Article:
War Poet.ca - A CFAP Project by Suzanne Steele

notes from PhD land - that generation

It is the privilege of writers to be mistaken; great writers can be most mistaken.
~ Ronald Duncan on Henry Williamson

the more I spend time amongst them, read them, read of them, that broad generation born in the 1870’s to mid-1890’s, the more I begin to understand them, have great compassion for them (though some abhorrence for some too) and am fascinated at how they told, or didn’t tell, their story – J. R.R. Tolkien, Sigfried Sassoon, Robert Graves, Edmund Blunden, Dorothy L. Sayers, Remarque, John Masefield, Mary Borden, C.S. Lewis, Ford Maddox Ford, Hemingway, David Jones… just some of those who survived and wrote (and yes, I include Sayers, she loved a man with “soldier’s heart”, had her heart broken by him, married another who suffered his entire life with “soldier’s heart”).

today I read of Henry Williamson (1895-1977). writer, novelist, animal writer, walker, hiker, proto-eco-warrior, and for many, a supporter of strong-beer-unpalatable political ideals (a search on Williamson will enlighten the reader), soldier of the Somme, moody, sometimes waspish, his own worst enemy – or so his good friend Ronald Duncan says in Henry Williamson, the Man, the Writer … and I think, having just co-taught a course in the war poetry of that generation, who the hell would blame Williamson for moodiness? [Williamson’s] life from the Somme onwards was one long wound, writes Duncan, his good friend. Williamson, was present at the 1914 Christmas Truce.

one of my favourite places in the world is in the basement of the old university library. there in the deserted rolly-stacks, those strange cogged metallic shelves, I unwind a row and enter the homeland of the long dead – they’re all there, bound and sewn into faded yellow, red, blue, green cloth bindings that now are sometimes held together with a few ribbons, or clear, thick cellotape. I adore holding these books – publishers were so damned civilized in those days – a pocketbook really did fit into a pocket then, and the paper is of lovely weight, the print, the typography is pressed, not computered. and sometimes. there’s a nice dedication written in fountain pen ink on the inside cover … John, from father, Xmas 1932.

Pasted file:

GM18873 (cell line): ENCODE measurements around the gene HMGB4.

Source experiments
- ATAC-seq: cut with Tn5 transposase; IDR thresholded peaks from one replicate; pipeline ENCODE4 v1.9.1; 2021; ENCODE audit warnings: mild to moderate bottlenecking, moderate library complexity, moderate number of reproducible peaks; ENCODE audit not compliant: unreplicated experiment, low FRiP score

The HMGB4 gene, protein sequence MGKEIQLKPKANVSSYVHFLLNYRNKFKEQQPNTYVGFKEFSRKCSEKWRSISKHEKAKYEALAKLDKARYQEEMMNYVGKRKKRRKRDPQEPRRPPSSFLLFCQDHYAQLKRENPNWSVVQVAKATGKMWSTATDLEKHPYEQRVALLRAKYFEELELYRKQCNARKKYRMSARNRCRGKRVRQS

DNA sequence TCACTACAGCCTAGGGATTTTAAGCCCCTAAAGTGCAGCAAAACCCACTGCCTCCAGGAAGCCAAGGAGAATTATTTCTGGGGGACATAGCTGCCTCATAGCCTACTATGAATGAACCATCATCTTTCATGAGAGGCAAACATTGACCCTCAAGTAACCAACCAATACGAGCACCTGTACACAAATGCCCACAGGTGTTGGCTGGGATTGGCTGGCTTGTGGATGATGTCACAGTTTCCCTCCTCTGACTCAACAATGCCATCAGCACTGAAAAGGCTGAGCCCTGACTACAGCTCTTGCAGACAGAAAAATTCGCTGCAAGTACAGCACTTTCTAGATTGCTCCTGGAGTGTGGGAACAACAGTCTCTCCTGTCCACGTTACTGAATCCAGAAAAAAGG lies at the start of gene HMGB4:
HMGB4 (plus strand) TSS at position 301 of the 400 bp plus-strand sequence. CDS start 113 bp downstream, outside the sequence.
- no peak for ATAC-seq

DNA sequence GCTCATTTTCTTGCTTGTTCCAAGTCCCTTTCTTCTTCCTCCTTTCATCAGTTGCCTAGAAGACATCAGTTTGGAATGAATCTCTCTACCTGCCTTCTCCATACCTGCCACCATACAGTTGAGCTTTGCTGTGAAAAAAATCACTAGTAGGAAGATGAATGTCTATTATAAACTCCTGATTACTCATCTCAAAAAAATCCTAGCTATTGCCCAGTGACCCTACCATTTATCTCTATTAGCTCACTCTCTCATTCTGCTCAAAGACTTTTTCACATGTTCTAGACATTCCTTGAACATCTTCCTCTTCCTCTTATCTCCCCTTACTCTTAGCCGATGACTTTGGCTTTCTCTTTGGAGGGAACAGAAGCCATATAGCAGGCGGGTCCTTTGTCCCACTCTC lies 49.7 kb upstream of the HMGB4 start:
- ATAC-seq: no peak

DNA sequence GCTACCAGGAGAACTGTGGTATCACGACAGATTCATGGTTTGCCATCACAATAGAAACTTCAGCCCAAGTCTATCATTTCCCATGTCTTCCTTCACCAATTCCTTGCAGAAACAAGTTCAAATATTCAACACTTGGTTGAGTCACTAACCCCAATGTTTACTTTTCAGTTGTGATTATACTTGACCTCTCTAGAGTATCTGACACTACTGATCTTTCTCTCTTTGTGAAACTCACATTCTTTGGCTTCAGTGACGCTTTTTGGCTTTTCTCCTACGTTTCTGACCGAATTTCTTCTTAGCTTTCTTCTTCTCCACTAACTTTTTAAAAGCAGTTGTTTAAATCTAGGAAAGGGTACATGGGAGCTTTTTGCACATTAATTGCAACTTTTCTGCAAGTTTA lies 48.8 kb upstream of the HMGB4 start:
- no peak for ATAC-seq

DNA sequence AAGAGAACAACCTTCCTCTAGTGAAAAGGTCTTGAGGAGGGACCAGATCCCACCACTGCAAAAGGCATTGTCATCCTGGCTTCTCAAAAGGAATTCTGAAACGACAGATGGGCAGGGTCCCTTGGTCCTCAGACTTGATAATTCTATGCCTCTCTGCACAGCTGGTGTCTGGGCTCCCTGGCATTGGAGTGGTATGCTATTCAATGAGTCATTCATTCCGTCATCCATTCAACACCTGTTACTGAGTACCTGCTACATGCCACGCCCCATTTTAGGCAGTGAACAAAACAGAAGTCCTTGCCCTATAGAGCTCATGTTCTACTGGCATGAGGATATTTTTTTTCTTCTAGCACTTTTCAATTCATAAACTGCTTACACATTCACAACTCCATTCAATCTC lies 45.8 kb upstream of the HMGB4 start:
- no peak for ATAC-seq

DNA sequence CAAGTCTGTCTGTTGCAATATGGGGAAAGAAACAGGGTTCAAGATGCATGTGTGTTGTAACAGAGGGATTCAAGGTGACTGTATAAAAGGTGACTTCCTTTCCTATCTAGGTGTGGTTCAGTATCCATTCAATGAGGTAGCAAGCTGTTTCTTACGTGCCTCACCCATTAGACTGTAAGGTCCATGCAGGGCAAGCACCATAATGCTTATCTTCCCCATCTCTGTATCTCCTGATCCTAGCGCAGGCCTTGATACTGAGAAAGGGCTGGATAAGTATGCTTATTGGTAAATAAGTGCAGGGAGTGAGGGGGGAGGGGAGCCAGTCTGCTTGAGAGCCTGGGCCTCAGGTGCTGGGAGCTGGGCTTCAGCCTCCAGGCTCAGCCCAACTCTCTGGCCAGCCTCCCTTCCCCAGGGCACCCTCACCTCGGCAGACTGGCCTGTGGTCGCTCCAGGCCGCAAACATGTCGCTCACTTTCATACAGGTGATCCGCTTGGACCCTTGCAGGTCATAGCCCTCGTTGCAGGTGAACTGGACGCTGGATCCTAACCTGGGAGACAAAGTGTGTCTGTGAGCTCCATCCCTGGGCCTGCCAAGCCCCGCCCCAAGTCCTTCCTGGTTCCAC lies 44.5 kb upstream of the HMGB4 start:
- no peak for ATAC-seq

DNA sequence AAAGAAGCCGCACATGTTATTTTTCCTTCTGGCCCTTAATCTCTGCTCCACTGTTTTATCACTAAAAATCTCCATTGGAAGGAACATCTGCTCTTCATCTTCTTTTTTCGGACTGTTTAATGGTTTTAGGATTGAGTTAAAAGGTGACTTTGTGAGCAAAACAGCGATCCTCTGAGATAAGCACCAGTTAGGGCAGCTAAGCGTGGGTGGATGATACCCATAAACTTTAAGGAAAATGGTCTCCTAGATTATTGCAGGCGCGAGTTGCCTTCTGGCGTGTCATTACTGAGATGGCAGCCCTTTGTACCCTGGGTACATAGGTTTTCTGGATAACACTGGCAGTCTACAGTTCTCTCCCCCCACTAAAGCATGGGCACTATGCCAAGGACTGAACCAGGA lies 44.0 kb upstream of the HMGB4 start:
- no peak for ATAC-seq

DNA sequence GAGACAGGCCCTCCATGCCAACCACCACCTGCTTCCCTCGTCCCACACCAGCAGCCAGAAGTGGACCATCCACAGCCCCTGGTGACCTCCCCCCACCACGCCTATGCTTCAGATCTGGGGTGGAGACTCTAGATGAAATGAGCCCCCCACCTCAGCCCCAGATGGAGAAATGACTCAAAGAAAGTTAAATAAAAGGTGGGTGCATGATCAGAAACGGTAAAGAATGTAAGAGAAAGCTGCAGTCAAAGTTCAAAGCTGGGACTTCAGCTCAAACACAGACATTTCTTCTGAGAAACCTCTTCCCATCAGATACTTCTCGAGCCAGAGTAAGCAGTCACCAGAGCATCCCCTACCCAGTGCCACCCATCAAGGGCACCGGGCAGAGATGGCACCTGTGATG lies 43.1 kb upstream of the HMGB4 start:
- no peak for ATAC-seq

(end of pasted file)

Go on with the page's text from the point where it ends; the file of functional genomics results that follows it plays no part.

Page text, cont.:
and I love that some of these books, published mostly in the 1920’s and 1930’s haven’t been checked out of the library since 1975. they are benignly but beautifully neglected, they are, for the most part, deeply unfashionable. except to me and perhaps my supervisor. and I like to imagine that after the library’s lights are out, the books open up and the authors rise out of their books, stretch, take over a row of study desks, pour cocktails and then carry on a big, noisy conversation – competing, arguing, cooing, sending love notes, threats, reminiscing, shaking, crying, laughing, telling long-winded stories (a lost art), boasting (maybe about sales or reviews or ?) and maybe getting into fistfights…

not terribly interested in his politics, what I find interesting is that Williamson, best known for Tarka the Otter and other animal stories, though he wrote much else, tried so hard to return to the land, to Eng-land, to find himself again after the war, and to look towards creatures for some sort of redemption. I’m fascinated in how Williamson and his generation coped with their Sommes.

Ted Hughes called Williamson one of the truest English poets of his generation.
I’m about to embark upon a Williamson jag and I’ll let you know what I think. I’ve seen the manuscript to his Patriot’s Progress about his First World War experiences. I’ve held it in my hands. soon I shall return to the rolly-stacks and make my way through his book on Salmon, then on the Otter. after that, who knows who I shall find down there in the basement of the old library.


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The page you're reading contains a single diary entry entitled notes from PhD land - that generation. It was posted here on March 21, 2013.

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